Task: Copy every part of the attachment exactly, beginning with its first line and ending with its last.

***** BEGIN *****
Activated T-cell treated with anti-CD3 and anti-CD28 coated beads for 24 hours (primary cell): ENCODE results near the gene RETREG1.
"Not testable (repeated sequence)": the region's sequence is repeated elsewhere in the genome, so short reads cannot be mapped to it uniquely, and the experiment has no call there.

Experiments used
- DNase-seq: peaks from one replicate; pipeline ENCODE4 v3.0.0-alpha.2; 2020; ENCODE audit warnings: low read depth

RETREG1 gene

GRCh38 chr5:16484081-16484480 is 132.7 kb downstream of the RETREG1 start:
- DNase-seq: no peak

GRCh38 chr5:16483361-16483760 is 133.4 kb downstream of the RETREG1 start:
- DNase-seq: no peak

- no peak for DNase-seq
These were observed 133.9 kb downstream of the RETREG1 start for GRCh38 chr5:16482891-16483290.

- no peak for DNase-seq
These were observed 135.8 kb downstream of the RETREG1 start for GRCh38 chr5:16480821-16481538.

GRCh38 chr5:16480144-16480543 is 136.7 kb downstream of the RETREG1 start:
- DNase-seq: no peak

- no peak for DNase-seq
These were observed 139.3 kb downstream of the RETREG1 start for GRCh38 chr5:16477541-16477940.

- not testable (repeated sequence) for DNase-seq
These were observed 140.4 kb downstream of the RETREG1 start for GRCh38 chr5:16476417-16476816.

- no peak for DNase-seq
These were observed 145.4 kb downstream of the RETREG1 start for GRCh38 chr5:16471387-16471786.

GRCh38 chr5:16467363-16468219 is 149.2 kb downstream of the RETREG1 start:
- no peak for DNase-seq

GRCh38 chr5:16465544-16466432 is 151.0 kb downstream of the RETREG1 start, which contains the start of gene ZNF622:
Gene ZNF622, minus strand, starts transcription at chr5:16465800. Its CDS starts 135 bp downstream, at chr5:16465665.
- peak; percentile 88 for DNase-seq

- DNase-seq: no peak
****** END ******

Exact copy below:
Activated T-cell treated with anti-CD3 and anti-CD28 coated beads for 24 hours (primary cell): ENCODE results near the gene RETREG1.
"Not testable (repeated sequence)": the region's sequence is repeated elsewhere in the genome, so short reads cannot be mapped to it uniquely, and the experiment has no call there.

Experiments used
- DNase-seq: peaks from one replicate; pipeline ENCODE4 v3.0.0-alpha.2; 2020; ENCODE audit warnings: low read depth

RETREG1 gene

GRCh38 chr5:16484081-16484480 is 132.7 kb downstream of the RETREG1 start:
- DNase-seq: no peak

GRCh38 chr5:16483361-16483760 is 133.4 kb downstream of the RETREG1 start:
- DNase-seq: no peak

- no peak for DNase-seq
These were observed 133.9 kb downstream of the RETREG1 start for GRCh38 chr5:16482891-16483290.

- no peak for DNase-seq
These were observed 135.8 kb downstream of the RETREG1 start for GRCh38 chr5:16480821-16481538.

GRCh38 chr5:16480144-16480543 is 136.7 kb downstream of the RETREG1 start:
- DNase-seq: no peak

- no peak for DNase-seq
These were observed 139.3 kb downstream of the RETREG1 start for GRCh38 chr5:16477541-16477940.

- not testable (repeated sequence) for DNase-seq
These were observed 140.4 kb downstream of the RETREG1 start for GRCh38 chr5:16476417-16476816.

- no peak for DNase-seq
These were observed 145.4 kb downstream of the RETREG1 start for GRCh38 chr5:16471387-16471786.

GRCh38 chr5:16467363-16468219 is 149.2 kb downstream of the RETREG1 start:
- no peak for DNase-seq

GRCh38 chr5:16465544-16466432 is 151.0 kb downstream of the RETREG1 start, which contains the start of gene ZNF622:
Gene ZNF622, minus strand, starts transcription at chr5:16465800. Its CDS starts 135 bp downstream, at chr5:16465665.
- peak; percentile 88 for DNase-seq

- DNase-seq: no peak